From an economics perspective, this new market design solution provides some of the advantages of a centralized digital platform (for example, the ability of participants to rely on a shared network and benefit from network effects) without some of the consequences the presence of an intermediary may introduce such as increased market power, ability to renege on commitments to ecosystem participants, control over participants' data, and presence of a single point of failure. As a result, relative to existing financial networks, a cryptocurrency such as Bitcoin may be able to offer lower barriers to entry for new service providers and application developers, and an alternative monetary policy for individuals that do not live in countries with trustworthy institutions. Key commitments encoded in the Bitcoin protocol are its fixed supply, predetermined release schedule, and the fact that rules can only be changed with support from a majority of participants. While the resulting ecosystem may not offer an improvement for individuals living in countries with reliable and independent central banks, it may represent an option in countries that are unable to maintain their monetary policy commitments. Of course, the open and "permissionless" nature of the Bitcoin network, and the inability to adjust its supply also introduce new challenges, as the network can be used for illegal activity, and the value of the cryptocurrency can fluctuate wildly with changes in expectations about its future success, limiting its use as an effective medium of exchange.

In the article, we rely on economic theory to explain how two key costs affected by blockchain technology—the cost of verification of state, and the cost of networking—change the types of transactions that can be supported in the economy. These costs have implications for the design and efficiency of digital platforms, and open opportunities for new approaches to data ownership, privacy, and licensing; monetization of digital content; auctions and reputation systems.   ..."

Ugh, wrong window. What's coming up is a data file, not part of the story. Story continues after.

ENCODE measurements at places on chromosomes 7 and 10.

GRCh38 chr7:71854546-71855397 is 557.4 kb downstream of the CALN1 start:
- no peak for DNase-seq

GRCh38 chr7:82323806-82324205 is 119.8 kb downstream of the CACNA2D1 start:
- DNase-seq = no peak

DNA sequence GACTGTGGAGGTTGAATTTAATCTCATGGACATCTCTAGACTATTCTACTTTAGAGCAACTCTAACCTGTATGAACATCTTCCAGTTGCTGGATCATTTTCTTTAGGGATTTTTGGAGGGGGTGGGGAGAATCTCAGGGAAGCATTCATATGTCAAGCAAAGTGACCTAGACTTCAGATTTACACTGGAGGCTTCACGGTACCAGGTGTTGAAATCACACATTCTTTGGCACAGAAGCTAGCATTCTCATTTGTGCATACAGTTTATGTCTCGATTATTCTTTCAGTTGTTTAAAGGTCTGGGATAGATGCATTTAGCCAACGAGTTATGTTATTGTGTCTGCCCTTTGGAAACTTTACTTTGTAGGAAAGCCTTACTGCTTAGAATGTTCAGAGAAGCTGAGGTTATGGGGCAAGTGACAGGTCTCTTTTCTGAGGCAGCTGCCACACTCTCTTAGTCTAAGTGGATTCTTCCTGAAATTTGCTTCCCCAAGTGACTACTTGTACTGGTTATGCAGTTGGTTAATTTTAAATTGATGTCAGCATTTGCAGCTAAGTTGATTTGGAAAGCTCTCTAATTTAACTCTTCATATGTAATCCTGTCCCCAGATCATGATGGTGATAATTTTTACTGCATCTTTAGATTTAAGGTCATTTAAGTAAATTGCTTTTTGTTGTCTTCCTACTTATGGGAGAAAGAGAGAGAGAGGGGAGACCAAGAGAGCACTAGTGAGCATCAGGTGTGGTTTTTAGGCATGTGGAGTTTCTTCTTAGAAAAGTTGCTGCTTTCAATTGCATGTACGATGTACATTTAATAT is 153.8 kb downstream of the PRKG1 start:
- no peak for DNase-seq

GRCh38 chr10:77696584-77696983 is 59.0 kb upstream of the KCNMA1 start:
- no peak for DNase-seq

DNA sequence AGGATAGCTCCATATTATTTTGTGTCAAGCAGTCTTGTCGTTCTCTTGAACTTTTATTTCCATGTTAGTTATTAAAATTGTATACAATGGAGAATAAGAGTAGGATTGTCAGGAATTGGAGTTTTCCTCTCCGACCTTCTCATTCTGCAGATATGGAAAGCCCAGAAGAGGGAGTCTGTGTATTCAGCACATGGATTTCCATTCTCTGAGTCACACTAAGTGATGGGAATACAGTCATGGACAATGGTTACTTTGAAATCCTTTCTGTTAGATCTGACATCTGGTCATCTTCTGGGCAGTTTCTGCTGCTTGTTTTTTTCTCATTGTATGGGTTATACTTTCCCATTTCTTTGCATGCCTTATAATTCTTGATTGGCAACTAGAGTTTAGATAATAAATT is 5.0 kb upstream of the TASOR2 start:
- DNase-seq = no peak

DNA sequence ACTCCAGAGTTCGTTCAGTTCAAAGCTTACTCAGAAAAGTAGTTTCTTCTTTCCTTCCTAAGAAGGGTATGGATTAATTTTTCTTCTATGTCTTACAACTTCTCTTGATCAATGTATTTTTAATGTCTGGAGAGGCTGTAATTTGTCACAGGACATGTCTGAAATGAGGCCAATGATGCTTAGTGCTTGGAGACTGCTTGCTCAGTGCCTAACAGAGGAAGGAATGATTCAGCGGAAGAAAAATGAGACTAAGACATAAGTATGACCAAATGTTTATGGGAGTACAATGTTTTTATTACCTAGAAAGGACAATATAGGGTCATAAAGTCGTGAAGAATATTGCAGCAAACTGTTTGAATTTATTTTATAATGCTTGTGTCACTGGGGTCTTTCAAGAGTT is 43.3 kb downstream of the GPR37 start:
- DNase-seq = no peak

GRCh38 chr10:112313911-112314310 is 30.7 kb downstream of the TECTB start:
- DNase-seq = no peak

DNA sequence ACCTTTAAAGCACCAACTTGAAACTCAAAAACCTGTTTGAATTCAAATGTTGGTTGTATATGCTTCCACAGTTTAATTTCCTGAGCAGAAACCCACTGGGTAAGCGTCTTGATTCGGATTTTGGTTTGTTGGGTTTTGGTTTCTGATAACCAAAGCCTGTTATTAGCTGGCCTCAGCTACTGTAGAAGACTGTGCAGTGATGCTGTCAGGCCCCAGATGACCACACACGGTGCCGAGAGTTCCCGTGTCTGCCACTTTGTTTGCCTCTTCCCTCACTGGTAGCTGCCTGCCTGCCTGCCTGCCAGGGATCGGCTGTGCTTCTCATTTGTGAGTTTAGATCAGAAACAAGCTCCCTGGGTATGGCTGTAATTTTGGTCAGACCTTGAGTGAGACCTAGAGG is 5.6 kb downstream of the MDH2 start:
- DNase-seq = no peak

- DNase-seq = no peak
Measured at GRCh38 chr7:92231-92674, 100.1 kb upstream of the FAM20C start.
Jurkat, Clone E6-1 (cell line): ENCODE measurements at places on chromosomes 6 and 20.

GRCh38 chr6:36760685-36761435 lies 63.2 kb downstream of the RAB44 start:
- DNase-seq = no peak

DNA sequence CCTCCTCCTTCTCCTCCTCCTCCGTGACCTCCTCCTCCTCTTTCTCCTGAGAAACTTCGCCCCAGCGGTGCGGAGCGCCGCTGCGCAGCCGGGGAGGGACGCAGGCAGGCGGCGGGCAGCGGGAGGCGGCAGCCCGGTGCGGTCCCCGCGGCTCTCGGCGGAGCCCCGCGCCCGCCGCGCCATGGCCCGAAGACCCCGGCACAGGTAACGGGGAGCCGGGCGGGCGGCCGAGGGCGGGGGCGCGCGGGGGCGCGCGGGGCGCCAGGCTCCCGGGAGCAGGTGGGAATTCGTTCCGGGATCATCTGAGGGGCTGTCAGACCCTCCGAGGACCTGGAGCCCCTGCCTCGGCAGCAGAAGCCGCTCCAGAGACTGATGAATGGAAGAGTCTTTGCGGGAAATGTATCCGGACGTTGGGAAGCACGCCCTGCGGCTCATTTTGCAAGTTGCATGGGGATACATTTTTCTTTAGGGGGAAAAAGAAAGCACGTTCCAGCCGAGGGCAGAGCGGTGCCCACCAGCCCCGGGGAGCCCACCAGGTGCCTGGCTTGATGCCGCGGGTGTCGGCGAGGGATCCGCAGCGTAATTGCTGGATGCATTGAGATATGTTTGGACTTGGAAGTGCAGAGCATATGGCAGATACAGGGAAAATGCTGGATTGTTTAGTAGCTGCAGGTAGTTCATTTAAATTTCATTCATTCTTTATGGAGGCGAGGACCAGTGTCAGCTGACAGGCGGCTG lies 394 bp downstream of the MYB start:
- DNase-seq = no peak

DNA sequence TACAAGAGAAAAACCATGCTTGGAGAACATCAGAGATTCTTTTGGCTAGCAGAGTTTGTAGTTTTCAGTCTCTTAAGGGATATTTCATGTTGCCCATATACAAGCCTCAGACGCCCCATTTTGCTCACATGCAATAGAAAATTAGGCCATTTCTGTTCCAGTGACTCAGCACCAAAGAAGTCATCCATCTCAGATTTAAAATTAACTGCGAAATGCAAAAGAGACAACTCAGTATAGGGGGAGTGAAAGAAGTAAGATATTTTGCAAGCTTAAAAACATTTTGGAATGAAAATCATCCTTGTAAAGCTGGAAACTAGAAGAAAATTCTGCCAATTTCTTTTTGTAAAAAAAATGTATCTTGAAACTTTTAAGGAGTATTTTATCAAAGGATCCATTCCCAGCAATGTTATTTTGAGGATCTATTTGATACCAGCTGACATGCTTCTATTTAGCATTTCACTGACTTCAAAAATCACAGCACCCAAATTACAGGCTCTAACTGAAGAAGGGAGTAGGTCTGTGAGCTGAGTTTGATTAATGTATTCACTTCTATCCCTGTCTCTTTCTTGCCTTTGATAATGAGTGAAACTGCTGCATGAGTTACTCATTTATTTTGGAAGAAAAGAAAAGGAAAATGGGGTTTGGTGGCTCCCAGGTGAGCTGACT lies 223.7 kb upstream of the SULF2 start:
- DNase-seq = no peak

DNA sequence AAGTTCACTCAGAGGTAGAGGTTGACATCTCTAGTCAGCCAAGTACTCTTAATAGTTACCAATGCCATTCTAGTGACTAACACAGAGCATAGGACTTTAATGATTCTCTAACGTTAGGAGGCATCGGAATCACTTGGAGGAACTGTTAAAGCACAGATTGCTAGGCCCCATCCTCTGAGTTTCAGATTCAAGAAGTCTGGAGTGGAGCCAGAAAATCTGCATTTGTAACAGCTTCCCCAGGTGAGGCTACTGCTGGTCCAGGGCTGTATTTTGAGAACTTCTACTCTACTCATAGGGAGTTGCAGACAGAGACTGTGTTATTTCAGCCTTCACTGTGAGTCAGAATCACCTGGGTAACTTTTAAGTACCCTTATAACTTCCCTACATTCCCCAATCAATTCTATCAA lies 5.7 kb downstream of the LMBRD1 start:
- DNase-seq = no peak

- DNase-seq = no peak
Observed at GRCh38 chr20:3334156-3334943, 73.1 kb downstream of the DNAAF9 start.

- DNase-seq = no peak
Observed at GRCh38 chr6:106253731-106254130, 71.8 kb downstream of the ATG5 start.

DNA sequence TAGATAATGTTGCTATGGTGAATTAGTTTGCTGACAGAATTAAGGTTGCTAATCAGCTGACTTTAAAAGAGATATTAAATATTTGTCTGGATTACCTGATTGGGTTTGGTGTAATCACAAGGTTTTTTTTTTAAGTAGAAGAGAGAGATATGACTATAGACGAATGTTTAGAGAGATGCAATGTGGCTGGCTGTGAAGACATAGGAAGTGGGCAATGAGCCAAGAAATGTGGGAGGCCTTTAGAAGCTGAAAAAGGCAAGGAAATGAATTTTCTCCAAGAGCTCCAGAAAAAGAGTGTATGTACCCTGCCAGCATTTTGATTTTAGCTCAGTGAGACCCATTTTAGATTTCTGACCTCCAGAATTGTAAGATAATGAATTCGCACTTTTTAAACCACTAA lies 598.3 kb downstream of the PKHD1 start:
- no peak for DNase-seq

Microsoft Relaunches Cortana without Alexa

Was initially impressed by the cooperation between Microsoft and Amazon, but admit I saw little from it.  Why not not have a joint effort to provide assistant intelligence?   All I saw was that you could ask Cortana things like "Ask Alexa ... "  but with little new regard for context of the question.  So you then could ask 'universal' things like the weather, wikipedia entries, states of connected systems ... but nothing that showed intelligence beyond the context of the device involved. Not very impressive beyond language processing.   And now MS has disconnected entirely, but promises continued collaboration.  Below a bit dated, but some insight to the state of assistance.

Microsoft launches Cortana app for Windows 10 without Amazon’s Alexa
By Khari Johnson in Venturebeat

Microsoft AI assistant Cortana is getting a dedicated app today for Windows 10 PCs. Unlike Cortana in the Start menu or pinned to the taskbar, the AI assistant can now function in a dedicated space users can resize, move, and interact with like any other PC program. Cortana responding to text commands in a dedicated app can be used to do things like start meetings, create reminders, ask for info from some native Microsoft apps, automatically suggest responses, and respond to questions like “Do I have an email from my boss?”

At launch, Cortana lead Andrew Shuman told VentureBeat the dedicated Cortana app will not respond to Alexa queries. In what may be the largest such partnership in the spirit of a multi-assistant world, Amazon and Microsoft partnered up in August 2018 to make Cortana available via Amazon Echo speakers and Alexa available through Windows 10. Few public steps have taken place since then to advance or deepen the partnership.  .... '


The Natureof Visual Illusions